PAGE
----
When you mortgage comes up for renewal, your existing lender will most likely not offer their best terms upfront. They will send you a renewal letter in the mail, or sometimes call you with their offer. In most of these cases, they will be fairly aggressive and say things like “this rate expires by the end of the day” in order to create urgency in hopes that you sign asap.

If you get this letter or this phone call – your next call should be to me. Let me explain:

The basics – What is a mortgage renewal?

Mortgage renewals are the bread and butter of home ownership. Not really, but they are SUPER SUPER important. Mortgage renewals are a great opportunity to renegotiate the terms of your current mortgage contract. Conditions may include the term length, interest rates, payment frequency, additional charges or fees, etc.

Loan terms and amortization are often interchangeably referenced. However, they are two separate topics. A term refers to the length of your mortgage agreement – i.e., the contract duration with your current mortgage lender. Most commonly, terms are five years, and their expiration is referred to as a maturity date. Amortization refers to the period it will take to pay off a mortgage in full. This varies based on the individual but is usually between 15 – 30 years.

When your mortgage comes to its maturity date, you MUST renew your mortgage into a new term. This new term can be with the same lender or you can move to a new lender that is offering better terms.

What’s the difference between a mortgage renewal and refinancing? 

These two terms are interchanged often, but they are two separate concepts. Mortgage renewals occur once the mortgage term has expired, and you sign on to another term. Typically, things like your amortization stay the same if you were to just renew your mortgage. If you have 15 years remaining on your amortization at renewal, then your mortgage renewal will also have 15 years remaining.

Contrastingly, refinancing is the process of restructuring your mortgage. You can refinance your mortgage in the middle of your term (which will trigger an early payout penalty) OR you can refinance your mortgage on your maturity date. Here are some of the reasons someone might refinance or restructure their mortgage:

  • Equity take out. You are allowed to take out up to 80% of the value of your home. You can use this money for whatever you want – renovations, investing, replenish savings, etc.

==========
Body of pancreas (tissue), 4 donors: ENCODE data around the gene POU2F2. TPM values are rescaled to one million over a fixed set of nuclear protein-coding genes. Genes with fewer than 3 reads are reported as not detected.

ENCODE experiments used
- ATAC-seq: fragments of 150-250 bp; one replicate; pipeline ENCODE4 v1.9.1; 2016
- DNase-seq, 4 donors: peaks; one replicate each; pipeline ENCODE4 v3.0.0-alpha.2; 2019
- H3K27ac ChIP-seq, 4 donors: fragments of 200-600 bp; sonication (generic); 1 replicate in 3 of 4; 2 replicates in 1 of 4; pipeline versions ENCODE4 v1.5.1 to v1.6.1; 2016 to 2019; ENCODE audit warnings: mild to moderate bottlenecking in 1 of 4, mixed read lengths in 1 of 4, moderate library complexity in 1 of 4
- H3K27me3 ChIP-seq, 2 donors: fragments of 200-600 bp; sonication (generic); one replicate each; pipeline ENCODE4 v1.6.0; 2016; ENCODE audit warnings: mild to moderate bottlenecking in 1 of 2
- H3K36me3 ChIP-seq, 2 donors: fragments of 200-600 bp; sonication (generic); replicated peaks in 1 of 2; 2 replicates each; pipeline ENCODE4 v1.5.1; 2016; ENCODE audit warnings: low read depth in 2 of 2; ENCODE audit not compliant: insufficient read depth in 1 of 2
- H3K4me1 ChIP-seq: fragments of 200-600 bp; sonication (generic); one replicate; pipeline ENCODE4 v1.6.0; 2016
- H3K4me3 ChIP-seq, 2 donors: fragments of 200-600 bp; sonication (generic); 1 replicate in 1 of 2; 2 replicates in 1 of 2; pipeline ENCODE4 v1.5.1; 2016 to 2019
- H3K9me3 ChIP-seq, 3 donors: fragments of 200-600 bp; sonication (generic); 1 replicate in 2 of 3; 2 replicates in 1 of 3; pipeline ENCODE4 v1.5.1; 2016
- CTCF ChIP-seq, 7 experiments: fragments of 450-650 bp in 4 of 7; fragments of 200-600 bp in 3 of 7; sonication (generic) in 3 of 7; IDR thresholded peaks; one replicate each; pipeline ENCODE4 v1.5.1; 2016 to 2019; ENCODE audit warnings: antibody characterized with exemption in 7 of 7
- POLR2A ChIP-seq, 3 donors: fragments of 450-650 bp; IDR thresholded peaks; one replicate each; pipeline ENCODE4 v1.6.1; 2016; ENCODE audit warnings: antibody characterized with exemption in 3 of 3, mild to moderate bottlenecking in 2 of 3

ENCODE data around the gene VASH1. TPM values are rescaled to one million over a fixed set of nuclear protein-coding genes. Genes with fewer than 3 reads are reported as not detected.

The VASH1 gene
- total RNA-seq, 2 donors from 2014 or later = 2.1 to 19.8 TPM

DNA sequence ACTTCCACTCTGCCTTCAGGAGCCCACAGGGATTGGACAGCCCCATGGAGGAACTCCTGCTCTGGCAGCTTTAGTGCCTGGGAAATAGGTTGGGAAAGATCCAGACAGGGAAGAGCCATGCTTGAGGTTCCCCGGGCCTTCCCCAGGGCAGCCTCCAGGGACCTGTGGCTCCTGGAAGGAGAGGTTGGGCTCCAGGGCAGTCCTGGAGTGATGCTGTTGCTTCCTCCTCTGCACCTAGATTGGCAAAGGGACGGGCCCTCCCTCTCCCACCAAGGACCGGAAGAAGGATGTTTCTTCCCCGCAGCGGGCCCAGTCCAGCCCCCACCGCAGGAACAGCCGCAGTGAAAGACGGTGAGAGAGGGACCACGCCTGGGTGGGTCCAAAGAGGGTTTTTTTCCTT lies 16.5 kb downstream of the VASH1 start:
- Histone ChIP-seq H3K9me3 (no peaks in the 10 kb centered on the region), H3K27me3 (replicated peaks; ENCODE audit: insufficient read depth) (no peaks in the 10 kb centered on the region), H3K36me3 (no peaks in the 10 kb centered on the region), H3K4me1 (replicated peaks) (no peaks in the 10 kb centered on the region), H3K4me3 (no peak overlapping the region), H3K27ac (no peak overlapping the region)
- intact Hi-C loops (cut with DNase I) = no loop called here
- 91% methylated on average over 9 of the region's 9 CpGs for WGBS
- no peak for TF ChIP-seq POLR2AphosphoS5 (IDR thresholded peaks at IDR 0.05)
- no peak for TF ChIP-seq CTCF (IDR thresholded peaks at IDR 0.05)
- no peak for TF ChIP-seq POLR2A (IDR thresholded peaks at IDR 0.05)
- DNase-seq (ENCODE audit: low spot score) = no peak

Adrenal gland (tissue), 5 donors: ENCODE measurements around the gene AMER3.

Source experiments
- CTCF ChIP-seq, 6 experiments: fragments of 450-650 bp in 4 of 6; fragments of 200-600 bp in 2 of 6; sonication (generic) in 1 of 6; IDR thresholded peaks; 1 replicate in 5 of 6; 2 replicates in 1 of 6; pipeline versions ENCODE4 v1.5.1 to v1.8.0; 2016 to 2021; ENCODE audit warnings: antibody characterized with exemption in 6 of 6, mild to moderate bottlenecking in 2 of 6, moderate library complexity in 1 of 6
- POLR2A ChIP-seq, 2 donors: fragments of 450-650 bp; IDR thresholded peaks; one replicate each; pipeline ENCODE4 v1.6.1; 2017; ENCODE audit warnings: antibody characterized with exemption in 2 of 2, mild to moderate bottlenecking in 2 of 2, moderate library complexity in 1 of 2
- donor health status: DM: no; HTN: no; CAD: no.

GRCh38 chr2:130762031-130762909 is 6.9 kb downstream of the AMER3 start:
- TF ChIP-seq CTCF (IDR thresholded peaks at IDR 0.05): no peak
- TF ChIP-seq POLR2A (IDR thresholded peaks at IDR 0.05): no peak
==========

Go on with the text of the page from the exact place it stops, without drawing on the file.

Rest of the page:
• Increase amortization. By increasing your amortization you can effectively lower your monthly payment to increase your cashflow.
  • Adding or removing a borrower on the mortgage. By restructuring your mortgage, you can remove another borrower. For example, if your parents helped you co-sign for your home, you can use this opportunity to remove them from the mortgage.
  • Getting a better rate. Sometimes it is beneficial to break your mortgage term early – pay the penalty – and take a lower mortgage rate.

When can I start the renewal process?

Typically, your current mortgage lender will send you a renewal slip 30 days before your mortgage term’s maturity date (expiration). Some lenders even reach out up to 6 months prior to renewal. To optimize the renewal process, you should start the renewal process 120 days before your term’s maturity date.

120 days gives us enough time to find the best rate and product that fits your current and future mortgage needs.

What are the options at the end of a mortgage term?

Generally, there are three options:

1) Pay off the remaining balance (principal). You would do this if you have enough savings to do this, sold your home, or received a gift.

2) Renew with your existing lender

3) Transfer your mortgage to a new lender with better rates and terms.


Whichever option you choose, you need to insure you have a mortgage broker help you determine what is best for you. I have helped countless clients renew their mortgage – sometimes it makes the most sense to stay with your current lender, and sometimes it makes more sense to switch to a new lender that is offering better terms.

Don’t just sign on the dotted line when your current lender tell you to. You are going to leave a lot of money on the table. Call me – let me help!